There’s nothing like the sharp tang of loneliness on the first morning in a Japanese city. With jet lag, I’m up at 12:45 a.m., then 3 a.m., then finally get up and have some coffee at 3:30. I look out from a high hotel window over a sea of concrete. A cherry tree in full bloom snows white-pink petals over a sidewalk. Later, I stand in a silent crowd in the train station, where no one smiles or even looks at anyone else.
Here in Osaka, people can hardly believe the triple disaster really happened. The dollar is slightly stronger, and the currency exchange vendor sucks air in between his teeth sadly, shakes his head over the rate, and says, “Nihon ga erai koto ni natte iru.” (“Japan is going through an awful thing.”) At work, they say, “Well, we in Osaka are unaffected, so we’ll fight. We’ll bring back the economy.”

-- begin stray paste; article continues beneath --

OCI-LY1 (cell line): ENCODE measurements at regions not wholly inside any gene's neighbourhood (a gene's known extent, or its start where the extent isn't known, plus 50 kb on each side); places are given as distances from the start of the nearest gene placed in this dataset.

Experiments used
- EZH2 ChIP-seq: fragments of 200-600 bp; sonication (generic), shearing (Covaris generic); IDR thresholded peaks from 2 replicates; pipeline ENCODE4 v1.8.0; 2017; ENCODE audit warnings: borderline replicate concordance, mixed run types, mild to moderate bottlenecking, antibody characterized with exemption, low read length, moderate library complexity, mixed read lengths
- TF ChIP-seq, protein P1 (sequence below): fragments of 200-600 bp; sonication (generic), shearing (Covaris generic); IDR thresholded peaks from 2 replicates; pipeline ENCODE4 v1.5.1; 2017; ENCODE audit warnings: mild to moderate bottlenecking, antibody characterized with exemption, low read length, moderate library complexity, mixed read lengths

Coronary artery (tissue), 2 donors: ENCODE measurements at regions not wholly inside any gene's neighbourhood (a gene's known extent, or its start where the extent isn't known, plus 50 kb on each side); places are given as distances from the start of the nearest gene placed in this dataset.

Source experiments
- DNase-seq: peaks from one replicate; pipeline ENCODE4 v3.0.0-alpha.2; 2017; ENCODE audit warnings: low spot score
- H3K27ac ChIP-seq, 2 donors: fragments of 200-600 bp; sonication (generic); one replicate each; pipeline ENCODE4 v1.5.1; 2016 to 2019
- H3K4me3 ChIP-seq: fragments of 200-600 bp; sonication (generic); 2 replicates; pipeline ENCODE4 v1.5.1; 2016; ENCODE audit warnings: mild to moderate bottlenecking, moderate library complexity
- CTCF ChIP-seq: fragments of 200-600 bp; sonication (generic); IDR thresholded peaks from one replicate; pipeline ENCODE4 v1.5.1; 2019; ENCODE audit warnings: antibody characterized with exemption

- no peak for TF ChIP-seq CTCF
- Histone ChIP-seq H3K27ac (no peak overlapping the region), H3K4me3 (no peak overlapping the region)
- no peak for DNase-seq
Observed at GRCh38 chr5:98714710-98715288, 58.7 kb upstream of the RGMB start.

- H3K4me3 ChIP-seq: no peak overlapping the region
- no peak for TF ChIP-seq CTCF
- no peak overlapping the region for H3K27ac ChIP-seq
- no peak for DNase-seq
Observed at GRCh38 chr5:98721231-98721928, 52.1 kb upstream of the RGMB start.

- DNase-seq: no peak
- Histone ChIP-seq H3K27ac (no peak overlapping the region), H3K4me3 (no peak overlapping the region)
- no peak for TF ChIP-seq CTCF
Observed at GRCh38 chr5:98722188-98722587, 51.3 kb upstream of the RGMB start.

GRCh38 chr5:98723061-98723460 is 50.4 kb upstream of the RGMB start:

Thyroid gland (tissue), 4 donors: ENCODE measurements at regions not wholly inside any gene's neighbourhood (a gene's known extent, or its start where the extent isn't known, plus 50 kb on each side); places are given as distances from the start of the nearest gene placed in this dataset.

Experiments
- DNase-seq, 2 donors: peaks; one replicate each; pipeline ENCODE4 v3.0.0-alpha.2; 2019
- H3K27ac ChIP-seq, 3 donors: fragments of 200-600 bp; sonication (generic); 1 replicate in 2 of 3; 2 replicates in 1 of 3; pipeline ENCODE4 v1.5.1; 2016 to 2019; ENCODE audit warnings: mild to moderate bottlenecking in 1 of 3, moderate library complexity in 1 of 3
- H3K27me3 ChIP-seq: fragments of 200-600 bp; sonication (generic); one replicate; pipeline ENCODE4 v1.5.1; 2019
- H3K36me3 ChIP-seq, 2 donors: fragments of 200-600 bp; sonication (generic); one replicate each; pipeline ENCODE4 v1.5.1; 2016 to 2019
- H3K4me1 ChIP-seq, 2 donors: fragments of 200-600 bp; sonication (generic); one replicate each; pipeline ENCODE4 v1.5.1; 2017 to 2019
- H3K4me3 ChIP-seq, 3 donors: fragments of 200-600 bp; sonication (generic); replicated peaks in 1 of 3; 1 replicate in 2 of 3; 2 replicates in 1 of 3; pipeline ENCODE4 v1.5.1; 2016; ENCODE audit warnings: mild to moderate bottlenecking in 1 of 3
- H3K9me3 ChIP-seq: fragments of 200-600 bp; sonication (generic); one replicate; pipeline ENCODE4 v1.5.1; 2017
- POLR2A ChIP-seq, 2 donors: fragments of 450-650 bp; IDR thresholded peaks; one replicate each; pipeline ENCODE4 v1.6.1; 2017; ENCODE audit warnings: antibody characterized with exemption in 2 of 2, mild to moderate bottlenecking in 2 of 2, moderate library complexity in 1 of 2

Bad news from Tohoku keeps rolling in.
Soon, I’ll lose this feeling of disconnection. Everyone will know me, know my height and weight and salary, comment on what I do, say they saw me walking down the street, tell me to wear something warmer or I’ll catch a cold, unobtrusively hand me an umbrella cover if I’m dripping rudely. I’ll be caught in the cocooning safety net of society here. For one day, sometimes, two, I can feel like a lonely, anonymous adventurer. Maybe that’s all I need.